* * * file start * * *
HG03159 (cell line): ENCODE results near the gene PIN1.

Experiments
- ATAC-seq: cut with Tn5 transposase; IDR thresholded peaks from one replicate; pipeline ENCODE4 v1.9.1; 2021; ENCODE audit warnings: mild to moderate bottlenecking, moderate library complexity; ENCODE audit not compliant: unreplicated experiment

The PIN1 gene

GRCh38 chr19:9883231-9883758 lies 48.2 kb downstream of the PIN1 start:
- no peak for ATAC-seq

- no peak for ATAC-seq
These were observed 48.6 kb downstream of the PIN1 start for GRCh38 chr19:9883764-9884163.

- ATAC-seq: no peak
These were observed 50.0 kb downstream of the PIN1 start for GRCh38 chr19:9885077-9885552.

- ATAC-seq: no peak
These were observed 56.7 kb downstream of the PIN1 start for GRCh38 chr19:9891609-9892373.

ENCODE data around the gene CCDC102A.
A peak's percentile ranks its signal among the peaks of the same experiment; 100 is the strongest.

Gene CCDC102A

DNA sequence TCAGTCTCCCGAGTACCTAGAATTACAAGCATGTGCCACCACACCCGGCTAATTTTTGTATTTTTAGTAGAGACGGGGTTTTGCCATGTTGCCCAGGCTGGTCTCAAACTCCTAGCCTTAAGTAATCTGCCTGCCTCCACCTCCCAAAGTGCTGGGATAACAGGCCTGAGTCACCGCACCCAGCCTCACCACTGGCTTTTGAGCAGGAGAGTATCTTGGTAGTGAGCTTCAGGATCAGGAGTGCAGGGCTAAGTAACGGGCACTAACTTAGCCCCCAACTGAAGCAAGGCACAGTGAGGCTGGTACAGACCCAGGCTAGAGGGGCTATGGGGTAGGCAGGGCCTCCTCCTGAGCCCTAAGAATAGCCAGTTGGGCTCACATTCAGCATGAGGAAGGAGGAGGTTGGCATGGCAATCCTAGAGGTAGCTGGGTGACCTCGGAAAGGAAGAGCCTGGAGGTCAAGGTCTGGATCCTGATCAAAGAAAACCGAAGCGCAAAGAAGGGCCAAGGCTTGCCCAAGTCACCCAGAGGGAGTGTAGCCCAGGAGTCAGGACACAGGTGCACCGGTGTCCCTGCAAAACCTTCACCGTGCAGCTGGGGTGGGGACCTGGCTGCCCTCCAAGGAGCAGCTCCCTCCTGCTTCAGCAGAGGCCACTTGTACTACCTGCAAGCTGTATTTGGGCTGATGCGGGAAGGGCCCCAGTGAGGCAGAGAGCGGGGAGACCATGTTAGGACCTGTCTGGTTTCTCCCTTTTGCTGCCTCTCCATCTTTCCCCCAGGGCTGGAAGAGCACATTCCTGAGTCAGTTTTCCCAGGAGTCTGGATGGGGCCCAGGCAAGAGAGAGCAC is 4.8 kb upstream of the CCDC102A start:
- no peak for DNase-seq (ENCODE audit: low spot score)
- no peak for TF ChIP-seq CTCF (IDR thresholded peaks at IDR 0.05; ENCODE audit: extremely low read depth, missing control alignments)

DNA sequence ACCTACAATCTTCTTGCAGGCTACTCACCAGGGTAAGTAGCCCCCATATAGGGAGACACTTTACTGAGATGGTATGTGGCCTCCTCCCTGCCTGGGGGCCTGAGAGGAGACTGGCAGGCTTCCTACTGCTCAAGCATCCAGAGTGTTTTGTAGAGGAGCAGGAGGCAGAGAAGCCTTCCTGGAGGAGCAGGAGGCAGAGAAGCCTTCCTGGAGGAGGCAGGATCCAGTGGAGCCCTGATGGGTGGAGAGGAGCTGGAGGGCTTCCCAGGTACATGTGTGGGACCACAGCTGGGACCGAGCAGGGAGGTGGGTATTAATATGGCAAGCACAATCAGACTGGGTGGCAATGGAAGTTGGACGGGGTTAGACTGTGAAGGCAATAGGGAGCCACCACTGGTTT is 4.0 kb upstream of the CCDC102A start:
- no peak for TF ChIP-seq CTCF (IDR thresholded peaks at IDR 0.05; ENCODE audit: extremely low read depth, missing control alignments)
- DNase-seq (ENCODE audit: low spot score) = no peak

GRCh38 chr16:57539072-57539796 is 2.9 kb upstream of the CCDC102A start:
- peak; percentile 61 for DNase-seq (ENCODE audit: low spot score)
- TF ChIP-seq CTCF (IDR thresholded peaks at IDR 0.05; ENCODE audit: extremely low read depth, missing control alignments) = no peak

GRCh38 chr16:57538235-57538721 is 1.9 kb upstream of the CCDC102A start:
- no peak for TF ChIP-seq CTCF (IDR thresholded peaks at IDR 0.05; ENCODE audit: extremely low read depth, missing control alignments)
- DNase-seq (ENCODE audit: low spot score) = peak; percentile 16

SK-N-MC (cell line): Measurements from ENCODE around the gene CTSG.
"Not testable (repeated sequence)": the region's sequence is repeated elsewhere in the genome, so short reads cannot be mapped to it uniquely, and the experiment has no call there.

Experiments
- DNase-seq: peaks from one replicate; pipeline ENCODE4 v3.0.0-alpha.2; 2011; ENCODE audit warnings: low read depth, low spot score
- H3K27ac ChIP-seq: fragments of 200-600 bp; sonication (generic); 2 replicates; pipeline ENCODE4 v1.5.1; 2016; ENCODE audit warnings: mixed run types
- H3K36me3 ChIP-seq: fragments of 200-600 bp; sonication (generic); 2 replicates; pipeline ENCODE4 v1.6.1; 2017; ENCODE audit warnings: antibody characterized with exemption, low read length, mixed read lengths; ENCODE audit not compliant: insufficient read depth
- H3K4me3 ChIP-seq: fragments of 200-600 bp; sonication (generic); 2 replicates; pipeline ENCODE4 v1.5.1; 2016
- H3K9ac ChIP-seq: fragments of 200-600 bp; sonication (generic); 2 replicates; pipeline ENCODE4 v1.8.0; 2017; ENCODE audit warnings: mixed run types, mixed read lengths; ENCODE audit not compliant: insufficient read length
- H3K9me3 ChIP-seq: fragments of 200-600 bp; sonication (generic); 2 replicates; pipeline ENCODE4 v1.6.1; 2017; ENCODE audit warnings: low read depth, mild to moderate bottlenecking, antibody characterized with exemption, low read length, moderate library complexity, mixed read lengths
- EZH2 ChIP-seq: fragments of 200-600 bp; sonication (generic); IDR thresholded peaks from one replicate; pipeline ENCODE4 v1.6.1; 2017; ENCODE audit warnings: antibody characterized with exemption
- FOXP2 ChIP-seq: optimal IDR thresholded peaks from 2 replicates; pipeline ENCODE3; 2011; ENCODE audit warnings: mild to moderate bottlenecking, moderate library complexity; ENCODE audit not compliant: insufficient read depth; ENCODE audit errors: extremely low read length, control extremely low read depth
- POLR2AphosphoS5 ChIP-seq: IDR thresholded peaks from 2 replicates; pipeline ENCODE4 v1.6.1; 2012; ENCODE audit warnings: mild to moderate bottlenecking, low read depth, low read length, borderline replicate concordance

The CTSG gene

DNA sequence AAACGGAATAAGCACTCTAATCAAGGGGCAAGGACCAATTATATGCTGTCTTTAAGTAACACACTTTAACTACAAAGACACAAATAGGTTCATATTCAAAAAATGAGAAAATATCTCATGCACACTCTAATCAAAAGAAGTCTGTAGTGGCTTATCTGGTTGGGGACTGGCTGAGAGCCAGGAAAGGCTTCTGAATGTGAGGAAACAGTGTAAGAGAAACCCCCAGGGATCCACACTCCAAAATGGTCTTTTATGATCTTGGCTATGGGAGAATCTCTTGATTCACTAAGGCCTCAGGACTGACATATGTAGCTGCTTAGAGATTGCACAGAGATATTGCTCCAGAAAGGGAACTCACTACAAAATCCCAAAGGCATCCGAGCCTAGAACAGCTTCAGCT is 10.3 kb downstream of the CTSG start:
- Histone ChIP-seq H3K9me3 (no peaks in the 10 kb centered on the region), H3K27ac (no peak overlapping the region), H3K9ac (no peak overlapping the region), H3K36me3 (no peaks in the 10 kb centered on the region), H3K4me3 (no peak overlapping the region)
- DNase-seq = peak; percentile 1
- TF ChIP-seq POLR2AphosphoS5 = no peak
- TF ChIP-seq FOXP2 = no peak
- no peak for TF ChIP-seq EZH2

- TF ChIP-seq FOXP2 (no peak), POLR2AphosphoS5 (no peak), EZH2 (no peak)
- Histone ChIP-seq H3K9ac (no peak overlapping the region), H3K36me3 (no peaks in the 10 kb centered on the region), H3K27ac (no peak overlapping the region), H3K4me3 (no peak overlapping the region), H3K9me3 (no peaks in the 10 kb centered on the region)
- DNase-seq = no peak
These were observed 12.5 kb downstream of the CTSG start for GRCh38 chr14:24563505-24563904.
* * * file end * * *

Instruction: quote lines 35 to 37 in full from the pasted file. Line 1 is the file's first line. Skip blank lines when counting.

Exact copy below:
- H3K9ac ChIP-seq: fragments of 200-600 bp; sonication (generic); 2 replicates; pipeline ENCODE4 v1.8.0; 2017; ENCODE audit warnings: mixed run types, mixed read lengths; ENCODE audit not compliant: insufficient read length
- H3K9me3 ChIP-seq: fragments of 200-600 bp; sonication (generic); 2 replicates; pipeline ENCODE4 v1.6.1; 2017; ENCODE audit warnings: low read depth, mild to moderate bottlenecking, antibody characterized with exemption, low read length, moderate library complexity, mixed read lengths
- EZH2 ChIP-seq: fragments of 200-600 bp; sonication (generic); IDR thresholded peaks from one replicate; pipeline ENCODE4 v1.6.1; 2017; ENCODE audit warnings: antibody characterized with exemption